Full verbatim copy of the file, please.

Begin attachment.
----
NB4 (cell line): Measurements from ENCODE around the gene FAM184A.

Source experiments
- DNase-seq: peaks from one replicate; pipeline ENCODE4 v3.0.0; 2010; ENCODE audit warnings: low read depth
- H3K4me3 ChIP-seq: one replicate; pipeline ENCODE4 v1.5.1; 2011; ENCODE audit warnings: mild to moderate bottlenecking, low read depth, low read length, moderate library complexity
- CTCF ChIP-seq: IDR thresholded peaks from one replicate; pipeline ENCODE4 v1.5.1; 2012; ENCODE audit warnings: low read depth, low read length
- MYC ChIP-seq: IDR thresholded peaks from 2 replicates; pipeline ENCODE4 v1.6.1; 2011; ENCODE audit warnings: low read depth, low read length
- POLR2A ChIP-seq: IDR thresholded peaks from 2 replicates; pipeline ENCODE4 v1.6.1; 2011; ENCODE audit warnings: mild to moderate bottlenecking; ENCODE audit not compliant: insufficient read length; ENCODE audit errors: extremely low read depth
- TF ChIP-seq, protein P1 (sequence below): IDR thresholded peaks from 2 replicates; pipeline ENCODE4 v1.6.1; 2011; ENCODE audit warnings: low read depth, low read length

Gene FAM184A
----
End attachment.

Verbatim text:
NB4 (cell line): Measurements from ENCODE around the gene FAM184A.

Source experiments
- DNase-seq: peaks from one replicate; pipeline ENCODE4 v3.0.0; 2010; ENCODE audit warnings: low read depth
- H3K4me3 ChIP-seq: one replicate; pipeline ENCODE4 v1.5.1; 2011; ENCODE audit warnings: mild to moderate bottlenecking, low read depth, low read length, moderate library complexity
- CTCF ChIP-seq: IDR thresholded peaks from one replicate; pipeline ENCODE4 v1.5.1; 2012; ENCODE audit warnings: low read depth, low read length
- MYC ChIP-seq: IDR thresholded peaks from 2 replicates; pipeline ENCODE4 v1.6.1; 2011; ENCODE audit warnings: low read depth, low read length
- POLR2A ChIP-seq: IDR thresholded peaks from 2 replicates; pipeline ENCODE4 v1.6.1; 2011; ENCODE audit warnings: mild to moderate bottlenecking; ENCODE audit not compliant: insufficient read length; ENCODE audit errors: extremely low read depth
- TF ChIP-seq, protein P1 (sequence below): IDR thresholded peaks from 2 replicates; pipeline ENCODE4 v1.6.1; 2011; ENCODE audit warnings: low read depth, low read length

Gene FAM184A